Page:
Clark’s music department now offers an associate music transfer degree. The degree delegates an agreement between Northwest community colleges and 19 baccalaureate institutions in Washington and Oregon.
“The state board for all community colleges is responsible for creating transfer degrees that can be implemented in all community colleges across the state,” Miles Jackson, dean of Social Sciences and Fine Arts, said.
Music students are required to take a course load of 102 credits, with an emphasis on music theory and ear training, while math and English remain prerequisites.
Music professor and director Don Appert said English professor Gerry Smith represented Clark as the President of the Faculty Association of Community and Technical Colleges on a state committee that levies transfer degrees for community colleges.
“We had to get the committee to approve the terms of the state. Which is also why the general requirements are still the same,” he said.
Ronnie McPherson plays tuba in Concert Band and bass trombone in Jazz Band. With the new degree, he said that his classes became tailored to his goal of being a music major.
“This music degree shows a bright future for Clark,” McPherson said.
Program coordinator Shelly Williams said the degree makes the program more streamline: “We’re not wasting their resources or their time taking extra stuff they don’t need.”
Williams hopes the music department can reestablish a portion of the 15 classes that were lost during a major budget cut leading up to the summer of 2016, which eliminated the department’s summer classes.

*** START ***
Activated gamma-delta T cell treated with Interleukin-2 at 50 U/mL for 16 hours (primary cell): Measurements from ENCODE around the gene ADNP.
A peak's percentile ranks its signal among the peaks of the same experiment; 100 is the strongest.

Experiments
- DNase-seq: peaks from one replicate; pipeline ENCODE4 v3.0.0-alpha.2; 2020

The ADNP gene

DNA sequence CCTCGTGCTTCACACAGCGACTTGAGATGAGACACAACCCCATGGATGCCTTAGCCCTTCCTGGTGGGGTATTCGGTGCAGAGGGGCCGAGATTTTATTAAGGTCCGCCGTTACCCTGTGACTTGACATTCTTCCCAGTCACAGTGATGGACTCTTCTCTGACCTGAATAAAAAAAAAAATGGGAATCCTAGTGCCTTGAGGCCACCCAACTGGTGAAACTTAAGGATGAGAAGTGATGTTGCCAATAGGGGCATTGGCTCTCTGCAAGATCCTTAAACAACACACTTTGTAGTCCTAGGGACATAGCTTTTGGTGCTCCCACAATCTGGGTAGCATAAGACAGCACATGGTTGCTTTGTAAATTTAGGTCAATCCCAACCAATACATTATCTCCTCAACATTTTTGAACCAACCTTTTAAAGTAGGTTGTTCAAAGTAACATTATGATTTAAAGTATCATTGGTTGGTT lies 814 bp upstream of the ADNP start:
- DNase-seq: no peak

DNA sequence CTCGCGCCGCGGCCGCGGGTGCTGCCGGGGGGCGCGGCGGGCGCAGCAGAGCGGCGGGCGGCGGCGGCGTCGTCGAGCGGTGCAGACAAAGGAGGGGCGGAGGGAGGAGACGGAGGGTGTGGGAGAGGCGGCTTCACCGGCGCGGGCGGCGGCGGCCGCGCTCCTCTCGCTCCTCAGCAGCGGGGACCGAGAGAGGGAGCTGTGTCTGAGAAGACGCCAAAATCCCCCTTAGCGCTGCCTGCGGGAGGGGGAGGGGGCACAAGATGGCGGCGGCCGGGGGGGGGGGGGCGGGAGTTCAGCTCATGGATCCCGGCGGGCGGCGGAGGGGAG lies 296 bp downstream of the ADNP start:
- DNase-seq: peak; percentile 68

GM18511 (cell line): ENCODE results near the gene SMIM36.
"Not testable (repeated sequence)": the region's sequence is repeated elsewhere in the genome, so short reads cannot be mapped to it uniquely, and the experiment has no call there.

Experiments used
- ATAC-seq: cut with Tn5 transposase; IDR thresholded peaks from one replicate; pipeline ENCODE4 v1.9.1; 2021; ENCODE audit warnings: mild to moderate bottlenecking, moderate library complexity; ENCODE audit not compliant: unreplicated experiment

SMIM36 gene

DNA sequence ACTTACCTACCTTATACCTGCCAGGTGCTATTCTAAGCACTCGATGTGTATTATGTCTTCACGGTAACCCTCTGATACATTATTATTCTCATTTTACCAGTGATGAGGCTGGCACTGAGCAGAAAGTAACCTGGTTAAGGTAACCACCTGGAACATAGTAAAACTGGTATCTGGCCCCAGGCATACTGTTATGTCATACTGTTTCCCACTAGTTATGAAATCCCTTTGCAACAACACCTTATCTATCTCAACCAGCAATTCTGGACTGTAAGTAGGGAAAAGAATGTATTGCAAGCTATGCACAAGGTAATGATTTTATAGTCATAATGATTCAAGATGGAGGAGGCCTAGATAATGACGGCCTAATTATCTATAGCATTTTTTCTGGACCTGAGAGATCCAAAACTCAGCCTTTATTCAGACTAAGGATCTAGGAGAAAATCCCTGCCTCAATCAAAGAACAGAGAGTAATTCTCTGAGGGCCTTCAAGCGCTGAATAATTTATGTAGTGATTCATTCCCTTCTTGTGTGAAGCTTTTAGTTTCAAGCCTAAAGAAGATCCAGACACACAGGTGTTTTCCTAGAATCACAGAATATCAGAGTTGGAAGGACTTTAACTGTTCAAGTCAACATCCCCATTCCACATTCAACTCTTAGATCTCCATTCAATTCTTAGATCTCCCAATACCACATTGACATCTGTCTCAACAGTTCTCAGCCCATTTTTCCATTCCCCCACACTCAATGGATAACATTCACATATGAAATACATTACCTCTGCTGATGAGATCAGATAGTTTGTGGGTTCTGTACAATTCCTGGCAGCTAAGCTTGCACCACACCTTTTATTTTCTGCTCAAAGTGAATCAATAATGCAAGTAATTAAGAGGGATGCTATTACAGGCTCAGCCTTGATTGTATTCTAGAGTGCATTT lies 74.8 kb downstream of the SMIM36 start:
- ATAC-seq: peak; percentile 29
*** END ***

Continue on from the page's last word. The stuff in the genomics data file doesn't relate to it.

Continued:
The new degree comes with changes to the program.
Appert said the theory and ear training course has been reduced to one credit, but the curriculum is the same.
“The other change really was that we had to add a piano component because most of the four-year schools have some kind of piano proficiency that they require,” Appert said.
He said students will have to take two piano classes unless the student is a pianist. They can take applied lessons in piano and have that requirement waived.
When transferring, music students audition for the schools they wish to enter. These auditions affect how that college sees each student’s credits.
“Let’s say they took music history for instance, some universities are going to allow it and some aren’t, but where you are in the process with them might be changed by the audition,” Williams said.
Music professor Dr. Jacob Funk said four-year universities almost always have students audition or do diagnostic testing when transferring.
Jackson, dean of SOFA, sees the degree as a great opportunity for music students intending to transfer to a four year college. “That’s really who it’s intended to benefit,” He said.